God No Say So
Switzerland, Sierra Leone 2010, 88 mins,
God No Say So finds the uplifting spirit in those who suffered the hardships of war in Sierra Leone. From the hard-working Bonka people, through the prostitute Julietta, and the wild, hilarious, organized antics of the school children, we are treated to a spirit of togetherness, optimism, and sheer joy.
God No Say So was filmed in Sierra Leone where a civil war raged during the last decade of the 20th century. The film consists of several chapters: victims of amputations from Kabala recounting their experiences; youngsters showing their hiding place during the civil war; a woman named Julietta telling us about her life and hopes for the future; and a journalist speaking of the dire living conditions in a slum. At the start of the film, we get a history lesson in text about the civil war’s background.
This way of conveying more general information recurs later. Filmmaker Brigitte Uttar Kornetzky tells us the film is about what she saw when she visited Sierra Leone four years later: the people. The next thing we see are people from Kabala talking about their experiences during the civil war and more specifically about the killings, mutilations and amputations. In sometimes quite extreme close-ups, various unnamed people recount the atrocities they had to face. As people gather around the central witness, the camera is consciously looking for signs of amputations, scars and other testimonies of the violence.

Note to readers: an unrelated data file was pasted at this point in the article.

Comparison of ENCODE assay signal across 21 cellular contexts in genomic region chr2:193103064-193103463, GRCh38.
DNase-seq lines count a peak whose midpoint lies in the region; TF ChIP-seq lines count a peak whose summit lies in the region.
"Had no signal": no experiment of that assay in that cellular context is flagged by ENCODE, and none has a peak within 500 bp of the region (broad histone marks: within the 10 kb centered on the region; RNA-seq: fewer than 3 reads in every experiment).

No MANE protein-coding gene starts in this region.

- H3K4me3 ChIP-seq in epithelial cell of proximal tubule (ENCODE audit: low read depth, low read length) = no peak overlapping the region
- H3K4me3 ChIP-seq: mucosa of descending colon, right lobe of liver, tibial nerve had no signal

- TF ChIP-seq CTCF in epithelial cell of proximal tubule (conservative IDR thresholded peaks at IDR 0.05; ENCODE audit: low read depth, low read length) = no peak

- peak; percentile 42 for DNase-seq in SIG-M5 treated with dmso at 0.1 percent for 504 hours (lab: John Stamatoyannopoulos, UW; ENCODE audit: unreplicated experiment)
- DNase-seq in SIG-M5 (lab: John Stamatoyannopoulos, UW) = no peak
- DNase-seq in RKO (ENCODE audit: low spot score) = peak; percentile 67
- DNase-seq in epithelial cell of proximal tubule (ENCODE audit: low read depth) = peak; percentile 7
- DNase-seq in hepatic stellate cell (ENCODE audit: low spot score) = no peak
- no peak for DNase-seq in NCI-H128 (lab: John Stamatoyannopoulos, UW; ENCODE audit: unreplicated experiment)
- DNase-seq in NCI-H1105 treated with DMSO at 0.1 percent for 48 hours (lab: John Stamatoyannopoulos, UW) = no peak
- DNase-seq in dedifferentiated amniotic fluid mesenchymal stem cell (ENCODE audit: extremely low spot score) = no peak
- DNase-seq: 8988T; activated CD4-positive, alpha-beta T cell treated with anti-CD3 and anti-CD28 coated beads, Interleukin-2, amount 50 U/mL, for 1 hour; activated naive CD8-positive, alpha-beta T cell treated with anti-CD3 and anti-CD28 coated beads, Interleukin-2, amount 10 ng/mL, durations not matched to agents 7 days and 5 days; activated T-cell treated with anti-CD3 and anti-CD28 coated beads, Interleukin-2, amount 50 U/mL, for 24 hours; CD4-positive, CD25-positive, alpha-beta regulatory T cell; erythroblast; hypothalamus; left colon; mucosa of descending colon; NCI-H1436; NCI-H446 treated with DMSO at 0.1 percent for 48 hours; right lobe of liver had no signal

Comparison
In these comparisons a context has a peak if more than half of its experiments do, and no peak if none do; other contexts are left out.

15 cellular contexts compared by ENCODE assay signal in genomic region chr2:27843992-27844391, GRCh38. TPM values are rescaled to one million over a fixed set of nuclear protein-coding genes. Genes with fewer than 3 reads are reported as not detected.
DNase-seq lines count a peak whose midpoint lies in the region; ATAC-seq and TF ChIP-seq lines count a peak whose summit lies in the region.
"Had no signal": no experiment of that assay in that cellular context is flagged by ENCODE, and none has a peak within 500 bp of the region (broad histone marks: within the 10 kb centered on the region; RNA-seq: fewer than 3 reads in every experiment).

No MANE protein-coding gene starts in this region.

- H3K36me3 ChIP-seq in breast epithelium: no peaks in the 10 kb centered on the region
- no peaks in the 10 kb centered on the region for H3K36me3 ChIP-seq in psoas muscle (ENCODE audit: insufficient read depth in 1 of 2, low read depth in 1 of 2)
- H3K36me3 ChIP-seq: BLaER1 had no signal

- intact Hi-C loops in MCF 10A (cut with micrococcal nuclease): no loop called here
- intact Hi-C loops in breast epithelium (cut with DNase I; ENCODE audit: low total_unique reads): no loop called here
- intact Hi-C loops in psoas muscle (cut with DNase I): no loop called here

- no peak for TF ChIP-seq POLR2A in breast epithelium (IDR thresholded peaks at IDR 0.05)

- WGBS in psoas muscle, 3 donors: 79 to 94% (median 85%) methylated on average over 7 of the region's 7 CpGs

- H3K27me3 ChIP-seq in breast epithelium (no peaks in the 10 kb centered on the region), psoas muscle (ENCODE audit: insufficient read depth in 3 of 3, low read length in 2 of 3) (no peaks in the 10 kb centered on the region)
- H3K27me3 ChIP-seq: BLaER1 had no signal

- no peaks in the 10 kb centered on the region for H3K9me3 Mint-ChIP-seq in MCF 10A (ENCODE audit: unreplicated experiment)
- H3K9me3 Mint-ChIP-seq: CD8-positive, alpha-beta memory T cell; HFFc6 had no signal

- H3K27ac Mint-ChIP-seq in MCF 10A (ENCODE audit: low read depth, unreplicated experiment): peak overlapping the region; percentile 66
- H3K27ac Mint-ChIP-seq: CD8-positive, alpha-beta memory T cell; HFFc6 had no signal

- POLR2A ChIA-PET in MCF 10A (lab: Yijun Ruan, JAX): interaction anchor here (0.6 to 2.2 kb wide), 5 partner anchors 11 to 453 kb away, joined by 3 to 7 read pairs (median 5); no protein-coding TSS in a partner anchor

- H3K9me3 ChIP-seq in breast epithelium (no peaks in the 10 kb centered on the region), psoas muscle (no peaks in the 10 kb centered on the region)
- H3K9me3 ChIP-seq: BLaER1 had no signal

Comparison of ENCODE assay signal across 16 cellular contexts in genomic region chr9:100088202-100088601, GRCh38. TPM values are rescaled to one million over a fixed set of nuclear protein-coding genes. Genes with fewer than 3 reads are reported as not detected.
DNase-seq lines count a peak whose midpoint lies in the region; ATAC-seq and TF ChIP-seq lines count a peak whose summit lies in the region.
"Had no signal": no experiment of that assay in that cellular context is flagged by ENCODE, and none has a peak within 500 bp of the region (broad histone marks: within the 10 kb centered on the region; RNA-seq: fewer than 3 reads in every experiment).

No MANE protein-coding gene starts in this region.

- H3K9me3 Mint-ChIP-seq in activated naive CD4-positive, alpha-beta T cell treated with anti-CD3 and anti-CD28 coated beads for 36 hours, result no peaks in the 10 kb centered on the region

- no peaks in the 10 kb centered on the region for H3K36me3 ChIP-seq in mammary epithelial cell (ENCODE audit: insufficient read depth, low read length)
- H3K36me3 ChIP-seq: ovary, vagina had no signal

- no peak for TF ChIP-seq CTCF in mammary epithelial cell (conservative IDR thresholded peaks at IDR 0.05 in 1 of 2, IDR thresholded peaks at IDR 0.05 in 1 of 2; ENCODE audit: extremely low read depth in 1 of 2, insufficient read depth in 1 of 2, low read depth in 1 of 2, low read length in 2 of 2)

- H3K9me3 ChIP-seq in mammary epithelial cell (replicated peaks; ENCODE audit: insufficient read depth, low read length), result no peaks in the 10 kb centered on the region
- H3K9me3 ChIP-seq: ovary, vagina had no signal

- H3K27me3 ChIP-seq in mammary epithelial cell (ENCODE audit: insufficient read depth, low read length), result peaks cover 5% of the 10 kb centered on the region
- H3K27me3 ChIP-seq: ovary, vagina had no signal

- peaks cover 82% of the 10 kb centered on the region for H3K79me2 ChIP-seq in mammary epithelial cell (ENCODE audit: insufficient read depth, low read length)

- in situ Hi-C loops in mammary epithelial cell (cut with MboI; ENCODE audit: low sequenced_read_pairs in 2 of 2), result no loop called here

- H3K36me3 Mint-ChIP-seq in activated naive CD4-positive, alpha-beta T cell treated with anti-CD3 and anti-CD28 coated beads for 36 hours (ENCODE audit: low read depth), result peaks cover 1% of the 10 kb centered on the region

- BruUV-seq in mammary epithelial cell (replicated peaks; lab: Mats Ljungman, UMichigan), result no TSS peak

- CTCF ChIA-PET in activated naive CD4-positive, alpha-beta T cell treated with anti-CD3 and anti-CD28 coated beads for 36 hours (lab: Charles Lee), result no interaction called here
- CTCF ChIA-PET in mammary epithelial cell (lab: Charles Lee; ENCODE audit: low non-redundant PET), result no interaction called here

It feels like talking to someone who looks away instead of into your eyes, not acknowledging their attention to your words. The on-site translator does not help to create any intimacy or a feeling of shared experience in the recounting of these people. Some dreamlike images are interspersed with the accounts of the various individuals, but stylistically it is all too different for the film to create a sense of unity.
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